This is the eighth blog is a series on the practicalities of the characteristics of glass.

This characteristic is that glass can only be manufactured economically on a very large scale. Float lines cost from 70 million Euros to 200 million Euros to build and can be over half a kilometre long. There are around 370 float lines globally, each of which produces around 6000kms of glass sheets per year.  They run non-stop for 15-18 years before they are stopped and rebuilt. 

Because floatlines are so massive, they become distribution points for supply of flat glass to a large geographic foot print. Glass is costly to transport in bulk, so processors tend to source from the nearest float line. Distribution and transport costs account for 10-15% of the overall costs of the float line.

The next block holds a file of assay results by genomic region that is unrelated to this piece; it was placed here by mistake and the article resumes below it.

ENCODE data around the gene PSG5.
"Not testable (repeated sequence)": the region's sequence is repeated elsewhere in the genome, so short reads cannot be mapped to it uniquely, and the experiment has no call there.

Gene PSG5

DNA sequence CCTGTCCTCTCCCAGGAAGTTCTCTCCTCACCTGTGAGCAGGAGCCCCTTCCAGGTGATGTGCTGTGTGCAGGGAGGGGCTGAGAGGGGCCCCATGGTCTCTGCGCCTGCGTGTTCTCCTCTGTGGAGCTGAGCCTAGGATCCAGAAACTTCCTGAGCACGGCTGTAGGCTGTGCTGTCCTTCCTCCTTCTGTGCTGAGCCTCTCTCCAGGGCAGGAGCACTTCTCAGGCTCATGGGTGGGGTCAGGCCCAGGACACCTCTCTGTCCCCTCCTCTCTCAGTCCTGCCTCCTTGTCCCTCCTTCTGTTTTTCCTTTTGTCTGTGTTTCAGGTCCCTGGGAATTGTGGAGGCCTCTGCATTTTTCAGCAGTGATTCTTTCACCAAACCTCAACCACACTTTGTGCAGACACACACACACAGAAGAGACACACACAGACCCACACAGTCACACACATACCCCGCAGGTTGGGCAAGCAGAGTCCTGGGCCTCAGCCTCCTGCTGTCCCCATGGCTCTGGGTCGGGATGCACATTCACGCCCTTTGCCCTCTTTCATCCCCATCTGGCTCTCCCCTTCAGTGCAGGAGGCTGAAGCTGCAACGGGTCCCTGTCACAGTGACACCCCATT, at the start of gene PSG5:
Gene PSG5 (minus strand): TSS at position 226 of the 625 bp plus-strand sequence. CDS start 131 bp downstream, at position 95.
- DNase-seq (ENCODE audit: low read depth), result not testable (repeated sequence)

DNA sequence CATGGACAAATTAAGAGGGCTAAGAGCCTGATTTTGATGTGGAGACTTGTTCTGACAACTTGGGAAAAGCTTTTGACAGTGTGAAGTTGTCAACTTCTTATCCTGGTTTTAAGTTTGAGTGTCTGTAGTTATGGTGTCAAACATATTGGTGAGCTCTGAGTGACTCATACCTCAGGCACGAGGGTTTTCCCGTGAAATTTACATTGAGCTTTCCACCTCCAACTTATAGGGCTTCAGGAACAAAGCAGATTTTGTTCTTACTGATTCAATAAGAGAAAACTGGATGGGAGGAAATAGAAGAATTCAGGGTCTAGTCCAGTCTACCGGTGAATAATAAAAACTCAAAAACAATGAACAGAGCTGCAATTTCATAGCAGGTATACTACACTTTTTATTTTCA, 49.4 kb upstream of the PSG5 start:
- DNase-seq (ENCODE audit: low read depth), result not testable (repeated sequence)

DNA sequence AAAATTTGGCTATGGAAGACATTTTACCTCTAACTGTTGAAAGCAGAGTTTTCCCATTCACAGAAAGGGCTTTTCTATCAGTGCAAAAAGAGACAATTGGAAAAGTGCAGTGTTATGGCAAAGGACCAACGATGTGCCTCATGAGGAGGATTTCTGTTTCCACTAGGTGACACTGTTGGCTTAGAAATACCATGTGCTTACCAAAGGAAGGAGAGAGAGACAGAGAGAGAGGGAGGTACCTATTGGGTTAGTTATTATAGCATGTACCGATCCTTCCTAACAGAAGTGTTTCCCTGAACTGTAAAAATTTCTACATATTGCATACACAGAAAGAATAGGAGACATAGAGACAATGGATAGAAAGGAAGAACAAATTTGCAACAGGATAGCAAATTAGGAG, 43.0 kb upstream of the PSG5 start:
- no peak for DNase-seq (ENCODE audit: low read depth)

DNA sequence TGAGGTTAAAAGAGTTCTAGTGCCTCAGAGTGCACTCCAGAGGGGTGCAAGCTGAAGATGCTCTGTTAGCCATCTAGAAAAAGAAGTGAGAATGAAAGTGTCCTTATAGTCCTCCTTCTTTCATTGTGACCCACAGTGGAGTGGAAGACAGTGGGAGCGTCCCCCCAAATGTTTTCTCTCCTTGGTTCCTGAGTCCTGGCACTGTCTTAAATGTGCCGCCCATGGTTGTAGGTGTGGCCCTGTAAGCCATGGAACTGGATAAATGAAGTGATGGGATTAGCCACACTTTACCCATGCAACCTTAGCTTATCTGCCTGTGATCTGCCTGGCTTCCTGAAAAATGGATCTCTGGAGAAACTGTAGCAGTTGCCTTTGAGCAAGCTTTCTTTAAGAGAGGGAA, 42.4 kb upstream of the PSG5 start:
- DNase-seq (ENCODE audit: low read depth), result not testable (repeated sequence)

For those of us who live in a country or island where there are no float lines, we are completely dependent on containerised seafreight bulk glass supply. The transportation often involves land freight, sea freight, then land freight to the processor, so there are plenty of opportunities for delays, breakages and damage. The timeframes for seafreight means that damaged stock cannot be quickly replaced. 

The Glass Racking Company trucks are used for transporting packs and cases of glass from a main processor or warehouse facility to the processor or smaller glass company. The external ledges of the trucks have slots to allow packlifter feet to get under the packs of glass for loading and unloading. The glide-top roof of the trucks is canvas and pulls forward to the front of the truck body to allow crane access into the main body of the vehicle. These are very specialised trucks.

The practicality for glass companies anywhere on the planet is that transportation of bulk glass to their facility is a major challenge and massive cost. Getting it right is vital to the efficient running of the facility. Oh how much easier this would be if glass could be manufactured in smaller factories (miniature float lines).